Cornwall Council commissioned Jane to do a series of paintings of Castle-an-Dinas. What makes this series (to the best of my knowledge) unique is that they are not just different aspects of the site (a deer kill, a burial, a hosting…) They are the site over perhaps twenty five centuries. We put them up here with a link to Jane’s facebook page, hoping that neither she nor Cornwall Council will send a cease and desist order: they are available in a pdf online; also given the quality of Jane’s work we take pleasure in pointing out a recent book, A Brush with the Past. Beach’s credit card has presently maxed out but as soon as everything is back up and functioning… The image at the head of the post shows the creation of the two bronze age tombs at the head of Dinas: the second picture immediately below shows, instead, the Iron Age fort that followed on. As is typical of these sites the Iron Age was all too happy to leave the Bronze Age in place. The stronghold was crowned by two tombs from centuries before.

So far this is the normal fare of archeaeological art (albeit it at the best end of the market). Now though we turn to more recent times. In the first days of March 1645 a mauled Royalist army camped out in old Iron Age vallum. Cornwall was an overwhelmingly Royalist area, but here the decision was made to surrender. The fight was impossible by this date and two days later the Royal Standard was given up to the Parliamentarians at Bodmin: a black day. Britain would labour under the ‘Protector’ for fifteen wasted years.

The next picture is a curiosity. Cornwall is mining country, but it was not until Britain’s straitened circumstances in the First World War that the decision was made to sink a shaft here in search of Wolfram of all things. Love the combination of Edwardian industrial might and Iron Age landscape.

Then my favourite picture of them all. In the 1960s a Pennsylvanian archaeologist, Bernard Wailes carried out a multi-year professional dig at the site. Bizarrely, though this sometimes happens in archaeology, he never got his act together to actually publish the findings. There were two brief notes in a Cornish journal. Castle-An-Dinas waits another archaeological hero, preferably one though that has time to dig and write.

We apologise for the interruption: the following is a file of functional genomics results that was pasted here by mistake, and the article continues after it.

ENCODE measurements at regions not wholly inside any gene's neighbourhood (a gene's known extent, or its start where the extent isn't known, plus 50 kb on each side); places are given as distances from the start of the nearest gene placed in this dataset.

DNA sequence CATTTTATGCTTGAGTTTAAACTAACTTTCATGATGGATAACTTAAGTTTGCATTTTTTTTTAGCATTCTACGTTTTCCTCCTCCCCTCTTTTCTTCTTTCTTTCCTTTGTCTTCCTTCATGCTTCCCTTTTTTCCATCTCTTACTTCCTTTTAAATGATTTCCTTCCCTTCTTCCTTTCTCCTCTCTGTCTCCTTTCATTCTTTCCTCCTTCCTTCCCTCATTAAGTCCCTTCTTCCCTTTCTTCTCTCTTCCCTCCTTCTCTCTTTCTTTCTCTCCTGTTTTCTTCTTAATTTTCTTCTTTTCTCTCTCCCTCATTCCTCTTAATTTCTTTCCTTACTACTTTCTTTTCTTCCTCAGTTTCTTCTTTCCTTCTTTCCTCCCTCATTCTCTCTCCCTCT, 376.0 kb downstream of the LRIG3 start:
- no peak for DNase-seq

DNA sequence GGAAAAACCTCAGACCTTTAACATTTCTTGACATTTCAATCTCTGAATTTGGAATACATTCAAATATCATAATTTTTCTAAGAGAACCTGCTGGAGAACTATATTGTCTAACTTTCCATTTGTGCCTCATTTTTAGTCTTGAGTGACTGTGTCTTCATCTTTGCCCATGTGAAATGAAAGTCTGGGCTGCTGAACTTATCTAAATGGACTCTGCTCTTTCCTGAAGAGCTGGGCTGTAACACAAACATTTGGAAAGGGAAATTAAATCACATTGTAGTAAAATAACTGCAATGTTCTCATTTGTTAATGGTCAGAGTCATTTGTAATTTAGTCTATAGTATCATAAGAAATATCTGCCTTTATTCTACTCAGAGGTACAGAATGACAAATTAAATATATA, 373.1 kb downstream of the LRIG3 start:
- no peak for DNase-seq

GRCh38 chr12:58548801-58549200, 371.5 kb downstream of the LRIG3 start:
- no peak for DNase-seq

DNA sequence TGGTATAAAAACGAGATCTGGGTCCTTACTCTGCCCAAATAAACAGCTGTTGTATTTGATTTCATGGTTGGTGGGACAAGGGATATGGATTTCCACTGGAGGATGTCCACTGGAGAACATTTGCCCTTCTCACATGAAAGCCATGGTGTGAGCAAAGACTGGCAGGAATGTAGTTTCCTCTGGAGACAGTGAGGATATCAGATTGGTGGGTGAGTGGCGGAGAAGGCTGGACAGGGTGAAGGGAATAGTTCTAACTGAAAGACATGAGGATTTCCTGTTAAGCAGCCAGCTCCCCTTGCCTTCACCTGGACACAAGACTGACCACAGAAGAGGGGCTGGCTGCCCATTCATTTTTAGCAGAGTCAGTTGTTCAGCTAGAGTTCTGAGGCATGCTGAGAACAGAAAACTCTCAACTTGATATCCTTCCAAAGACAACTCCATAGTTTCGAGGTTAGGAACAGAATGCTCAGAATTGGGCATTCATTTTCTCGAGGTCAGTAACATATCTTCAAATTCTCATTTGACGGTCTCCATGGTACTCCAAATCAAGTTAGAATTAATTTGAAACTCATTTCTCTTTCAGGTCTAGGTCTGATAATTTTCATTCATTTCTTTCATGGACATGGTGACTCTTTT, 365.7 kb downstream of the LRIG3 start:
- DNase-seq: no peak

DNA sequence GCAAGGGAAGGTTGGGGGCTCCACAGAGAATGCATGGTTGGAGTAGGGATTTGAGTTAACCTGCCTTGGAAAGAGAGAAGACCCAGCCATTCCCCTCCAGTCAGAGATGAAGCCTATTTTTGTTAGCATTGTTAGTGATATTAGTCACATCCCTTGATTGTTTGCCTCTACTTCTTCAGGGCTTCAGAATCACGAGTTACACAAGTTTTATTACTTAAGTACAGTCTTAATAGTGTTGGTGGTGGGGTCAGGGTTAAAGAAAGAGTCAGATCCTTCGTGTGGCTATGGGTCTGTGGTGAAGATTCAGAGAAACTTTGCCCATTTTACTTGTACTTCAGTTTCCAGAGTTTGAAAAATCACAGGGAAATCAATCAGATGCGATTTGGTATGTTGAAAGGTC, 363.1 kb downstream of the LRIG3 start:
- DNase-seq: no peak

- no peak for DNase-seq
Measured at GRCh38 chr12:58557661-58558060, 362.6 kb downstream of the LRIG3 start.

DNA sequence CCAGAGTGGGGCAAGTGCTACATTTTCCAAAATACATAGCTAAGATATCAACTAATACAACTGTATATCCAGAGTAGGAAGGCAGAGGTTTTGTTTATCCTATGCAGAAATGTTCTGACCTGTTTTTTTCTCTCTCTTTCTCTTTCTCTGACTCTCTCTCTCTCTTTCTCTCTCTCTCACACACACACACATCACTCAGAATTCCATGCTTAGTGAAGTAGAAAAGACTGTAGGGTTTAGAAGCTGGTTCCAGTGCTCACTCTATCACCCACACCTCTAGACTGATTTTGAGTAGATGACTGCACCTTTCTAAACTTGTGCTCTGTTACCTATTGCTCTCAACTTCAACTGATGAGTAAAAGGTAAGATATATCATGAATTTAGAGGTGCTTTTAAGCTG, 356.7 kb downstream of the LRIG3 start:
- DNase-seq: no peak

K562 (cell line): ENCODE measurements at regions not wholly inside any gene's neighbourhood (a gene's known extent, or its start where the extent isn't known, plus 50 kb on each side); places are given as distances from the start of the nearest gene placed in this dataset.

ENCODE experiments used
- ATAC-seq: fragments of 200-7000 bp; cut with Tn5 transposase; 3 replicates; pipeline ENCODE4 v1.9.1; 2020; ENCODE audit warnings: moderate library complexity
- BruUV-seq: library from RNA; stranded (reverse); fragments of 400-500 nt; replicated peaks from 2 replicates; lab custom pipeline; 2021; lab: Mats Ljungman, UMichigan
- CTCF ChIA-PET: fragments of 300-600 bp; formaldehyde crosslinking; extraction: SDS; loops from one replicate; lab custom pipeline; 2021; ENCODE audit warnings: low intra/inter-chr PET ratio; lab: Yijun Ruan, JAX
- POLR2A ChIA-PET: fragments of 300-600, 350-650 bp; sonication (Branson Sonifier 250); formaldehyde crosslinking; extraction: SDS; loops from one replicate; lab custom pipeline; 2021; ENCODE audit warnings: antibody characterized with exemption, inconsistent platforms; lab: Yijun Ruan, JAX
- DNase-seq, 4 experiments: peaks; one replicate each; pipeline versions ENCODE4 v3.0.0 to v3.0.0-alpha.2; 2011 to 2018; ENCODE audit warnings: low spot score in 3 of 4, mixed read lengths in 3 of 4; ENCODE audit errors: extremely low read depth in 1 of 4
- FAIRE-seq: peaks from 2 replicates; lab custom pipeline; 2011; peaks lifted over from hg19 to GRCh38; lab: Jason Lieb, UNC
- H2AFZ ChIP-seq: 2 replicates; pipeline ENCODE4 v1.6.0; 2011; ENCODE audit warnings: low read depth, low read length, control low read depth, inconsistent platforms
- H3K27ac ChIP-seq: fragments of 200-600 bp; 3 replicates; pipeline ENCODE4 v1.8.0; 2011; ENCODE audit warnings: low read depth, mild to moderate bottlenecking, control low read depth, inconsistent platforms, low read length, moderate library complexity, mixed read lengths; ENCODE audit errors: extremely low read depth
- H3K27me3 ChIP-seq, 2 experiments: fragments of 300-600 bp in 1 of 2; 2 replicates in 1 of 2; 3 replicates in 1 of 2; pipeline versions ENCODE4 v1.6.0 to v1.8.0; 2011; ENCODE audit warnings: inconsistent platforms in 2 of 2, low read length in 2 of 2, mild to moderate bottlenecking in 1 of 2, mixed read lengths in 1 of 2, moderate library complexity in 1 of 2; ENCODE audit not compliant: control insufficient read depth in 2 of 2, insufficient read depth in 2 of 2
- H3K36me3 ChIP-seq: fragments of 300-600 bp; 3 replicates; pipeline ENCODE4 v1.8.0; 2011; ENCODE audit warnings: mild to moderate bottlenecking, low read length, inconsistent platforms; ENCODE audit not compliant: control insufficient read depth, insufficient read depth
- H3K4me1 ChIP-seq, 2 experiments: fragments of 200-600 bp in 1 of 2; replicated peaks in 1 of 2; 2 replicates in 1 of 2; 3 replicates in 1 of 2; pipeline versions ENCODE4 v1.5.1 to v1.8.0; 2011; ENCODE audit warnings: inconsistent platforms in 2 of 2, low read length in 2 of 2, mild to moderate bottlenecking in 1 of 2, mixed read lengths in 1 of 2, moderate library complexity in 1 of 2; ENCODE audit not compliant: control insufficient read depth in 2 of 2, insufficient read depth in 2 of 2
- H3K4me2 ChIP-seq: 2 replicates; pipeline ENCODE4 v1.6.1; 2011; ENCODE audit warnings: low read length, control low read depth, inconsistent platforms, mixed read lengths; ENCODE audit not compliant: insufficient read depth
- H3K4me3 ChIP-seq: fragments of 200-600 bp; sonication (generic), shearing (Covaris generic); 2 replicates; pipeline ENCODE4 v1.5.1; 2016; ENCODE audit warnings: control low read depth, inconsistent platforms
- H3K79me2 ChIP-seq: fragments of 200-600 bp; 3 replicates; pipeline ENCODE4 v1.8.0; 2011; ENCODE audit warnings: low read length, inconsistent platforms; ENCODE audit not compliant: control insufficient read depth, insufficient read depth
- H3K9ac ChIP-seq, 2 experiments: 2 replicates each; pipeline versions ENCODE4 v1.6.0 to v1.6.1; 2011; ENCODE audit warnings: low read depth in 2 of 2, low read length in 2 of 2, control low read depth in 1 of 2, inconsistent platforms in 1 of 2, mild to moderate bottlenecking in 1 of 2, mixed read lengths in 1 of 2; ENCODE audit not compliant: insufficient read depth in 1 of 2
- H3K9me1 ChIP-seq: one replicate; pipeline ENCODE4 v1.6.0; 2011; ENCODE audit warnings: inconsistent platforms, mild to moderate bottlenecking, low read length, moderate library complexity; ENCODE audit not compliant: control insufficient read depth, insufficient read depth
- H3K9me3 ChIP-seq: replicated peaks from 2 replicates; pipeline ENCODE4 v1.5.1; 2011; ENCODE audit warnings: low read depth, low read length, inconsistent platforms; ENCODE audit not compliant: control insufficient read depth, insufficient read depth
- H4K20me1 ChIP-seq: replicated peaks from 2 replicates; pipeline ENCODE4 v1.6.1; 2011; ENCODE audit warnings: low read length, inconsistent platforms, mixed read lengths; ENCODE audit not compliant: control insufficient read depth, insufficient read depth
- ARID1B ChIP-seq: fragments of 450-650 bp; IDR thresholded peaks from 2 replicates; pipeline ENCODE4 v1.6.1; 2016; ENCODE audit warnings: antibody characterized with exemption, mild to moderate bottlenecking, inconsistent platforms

Here are the pictures that Jane missed or that Cornwall Council did not commission. First, there are Arthurian rumours about the fort: a bit of desperate Romano-British sheltering might have been fun. Second, the fort was used by smugglers in the modern period: barrels being rolled out of the way of excise? Third, there are reports of great furze fires in the modern period at night. By all accounts the whole countryside could see Castle-an-Dinas in flames for miles around.

Sannox (Chambered Cairn) — Images

<b>Sannox</b>Posted by Howburn Digger

Lamlash Stone Circle — Images

<b>Lamlash Stone Circle</b>Posted by Howburn Digger

Fallburn (Hillfort) — Images

<b>Fallburn</b>Posted by Howburn Digger

Merkland (Cist) — Images

<b>Merkland</b>Posted by Howburn Digger<b>Merkland</b>Posted by Howburn Digger<b>Merkland</b>Posted by Howburn Digger<b>Merkland</b>Posted by Howburn Digger<b>Merkland</b>Posted by Howburn Digger

The Doon (Hillfort) — Images

<b>The Doon</b>Posted by Howburn Digger

Monamore (Chambered Tomb) — Fieldnotes

Meallach's Grave... Notes in Great Weather... July 15 2014.

Decided to take a wee walk in the forestry at Dyemill before dining at Lamlash, just to put a keen edge on the appetite. We had no intention of climbing all the way up to visit on old Meallach but had a couple of sunny hours to kill and had decided to wander the forest paths by the burns on the lower slopes of The Urie.
I had visited Meallach's Grave twenty four years ago and had been massively underwhelmed by its midge-ridden forestry confinement. I kinda like a view when I climb a hill - call me old fashioned - and there hadn't been exactly a lot of stonework to see back then. It was more than my dinner was worth to even suggest taking a look in on Meallach and the stumps of his cairn...